Tuesday, December 18, 2012

0 Looking Back to Look Forward: A Really Honest Post, Part 2


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This is a continuation of the previous post about much things have changed over the years with regard to those of us who first started blogging about running way back when (i.e., around 2007 or so):

To give you an idea of how much things had changed from the start, I'll use my blog as an example: At one point, my readership ballooned to over 550 readers. Several people wrote positive reviews of it, graced it with a plethora of awards (it made several "best blog" and "top blog" lists, ranking as high as #5 on some lists), and then the PR companies came calling. Would I be interested in interviewing elite athletes? Would I review or promote their products, etc., etc.? I said no to the product promotion offers (I was adamant about maintaining an independent voice) and turned down almost all of the product review offers save one, but did say yes to interviewing two elite athletes. The latter was truly what I was interested in doing; I wanted to speak with these amazing athletes to find out what they were truly like and discover what made them tick.

As for the product review requests, the fact of the matter was I was so busy that I just didn't have the time to take them on, and in some cases, simply lacked the interest. In truth, I don't exactly love writing product reviews, and especially not at the behest of others. I prefer to do what I want and review products freely, without incentives or prompting. And, if I do accept a request to review a product, companies need to know that no amount of incentives (i.e., read "swag") is going to sway me. For me, it comes down to preserving the integrity of this blog and my own personal integrity as well. I will not be bought or sold. People who say that everyone has a price apparently haven't yet met the likes of me. :)

And then there were the interviews with Meb Keflezighi and Dean Karnazes: although I had almost no experience interviewing people, save a brief interview with Blaine Moore and an interview I'd conducted back in college, I didn't really think about that factor much at the time I'd said "yes." :) I was so over the moon to be granted such extraordinary opportunities that I focused upon other aspects: I did my best to learn everything I could about these athletes and prepare questions that would yield insightful answers. During the interviews, I tried very hard to calm my nerves and simply focus upon the experience and let our interactions unfold as naturally as possible. However, the truth is that, due to my inexperience and nervousness, my alto speaking voice felt like it'd been raised by about two octaves and then sped up to hyperwarp speed; and I just couldn't seem to get control of some verbal tics I never even knew that I had. ;) I tried my best to be myself and do what I do best -- inject humor and levity into situations, even ones in which I felt highly uncomfortable. You see, humor makes people relax and not be so self-conscious. It takes the edge off for both the interviewer and the interviewee. Some people use alcohol as a social lubricant; I use humor. :)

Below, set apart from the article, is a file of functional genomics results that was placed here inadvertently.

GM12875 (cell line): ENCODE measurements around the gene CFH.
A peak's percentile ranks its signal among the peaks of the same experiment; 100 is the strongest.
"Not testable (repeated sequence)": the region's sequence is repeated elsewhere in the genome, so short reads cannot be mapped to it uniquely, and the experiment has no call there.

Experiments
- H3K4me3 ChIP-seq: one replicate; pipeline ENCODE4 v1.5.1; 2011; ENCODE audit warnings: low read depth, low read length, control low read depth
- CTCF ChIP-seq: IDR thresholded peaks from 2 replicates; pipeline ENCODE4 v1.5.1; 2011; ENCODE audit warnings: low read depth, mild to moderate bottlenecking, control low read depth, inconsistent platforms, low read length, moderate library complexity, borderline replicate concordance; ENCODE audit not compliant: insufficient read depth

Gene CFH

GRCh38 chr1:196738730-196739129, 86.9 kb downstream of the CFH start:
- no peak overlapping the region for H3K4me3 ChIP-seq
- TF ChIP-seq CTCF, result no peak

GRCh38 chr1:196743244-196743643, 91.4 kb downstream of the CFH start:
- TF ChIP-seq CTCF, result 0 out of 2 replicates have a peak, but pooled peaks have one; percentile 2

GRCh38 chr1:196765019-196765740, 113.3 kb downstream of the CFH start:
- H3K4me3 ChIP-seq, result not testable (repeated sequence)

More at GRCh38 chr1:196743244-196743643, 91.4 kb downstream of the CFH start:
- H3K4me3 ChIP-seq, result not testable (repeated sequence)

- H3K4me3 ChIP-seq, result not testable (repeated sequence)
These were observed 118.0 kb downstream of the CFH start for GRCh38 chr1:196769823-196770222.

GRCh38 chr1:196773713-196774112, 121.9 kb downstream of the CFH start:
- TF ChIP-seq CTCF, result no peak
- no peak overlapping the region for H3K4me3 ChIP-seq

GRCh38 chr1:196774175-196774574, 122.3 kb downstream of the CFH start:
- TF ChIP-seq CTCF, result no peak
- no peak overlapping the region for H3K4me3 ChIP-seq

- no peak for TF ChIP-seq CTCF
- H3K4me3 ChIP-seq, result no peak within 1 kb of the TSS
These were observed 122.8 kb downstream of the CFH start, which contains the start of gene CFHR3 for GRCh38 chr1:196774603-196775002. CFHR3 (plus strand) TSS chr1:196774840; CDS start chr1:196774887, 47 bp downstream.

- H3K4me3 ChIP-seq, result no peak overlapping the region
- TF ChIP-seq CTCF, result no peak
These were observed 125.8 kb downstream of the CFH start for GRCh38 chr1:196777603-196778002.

My first interview with Meb wasn't so bad. In fact, it actually went pretty well, all things considered. Sure, I was nervous and the interview was far from perfect, but I could live with the results. Overall, it was a very pleasant experience: Meb was very friendly, liked to laugh, and we had a good rapport. And that was also reflected in the positive feedback others had given me with regard to the interview.

My second interview with Dean Karnazes went a bit differently, mostly due to the fact that, for some reason, I was even more nervous than when I did my previous interview with Meb. Please understand, this had nothing to do with Dean himself: Dean was friendly and had a good sense of humor. He clearly had a lot of experience in front of the camera and was very used to being interviewed. And of course, it was great to get the chance to speak with him. You'd think I would've relaxed more this time, especially given that I'd already gotten one interview with an elite athlete under my belt. However, that wasn't the case at all, and here's why: I was unexpectedly thrown by the video format of the interview itself. You see, I made the mistake of assuming that it would be similar to the previous interview I'd done with Meb, i.e., a two-way video feed showing both of our faces. In fact, before the interview began, I'd inquired about the mode of video telecommunication, but didn't think to ask if the video feed would be one-way or two. However, during the technical setup process, only seconds before the camera began to roll, I saw from the live feed that his face and the face of the Motorola rep would be the only ones that people would see. Viewers would only hear my voice, and that was all they'd have to go by. So all that time I'd spent trying to memorize the questions I'd so carefully prepared -- in order to maintain eye contact on camera instead of looking down too often at my printed notes -- had been for naught. Looking back on it, that time probably would've been better spent taking deep breaths and thinking more about my approach. ;)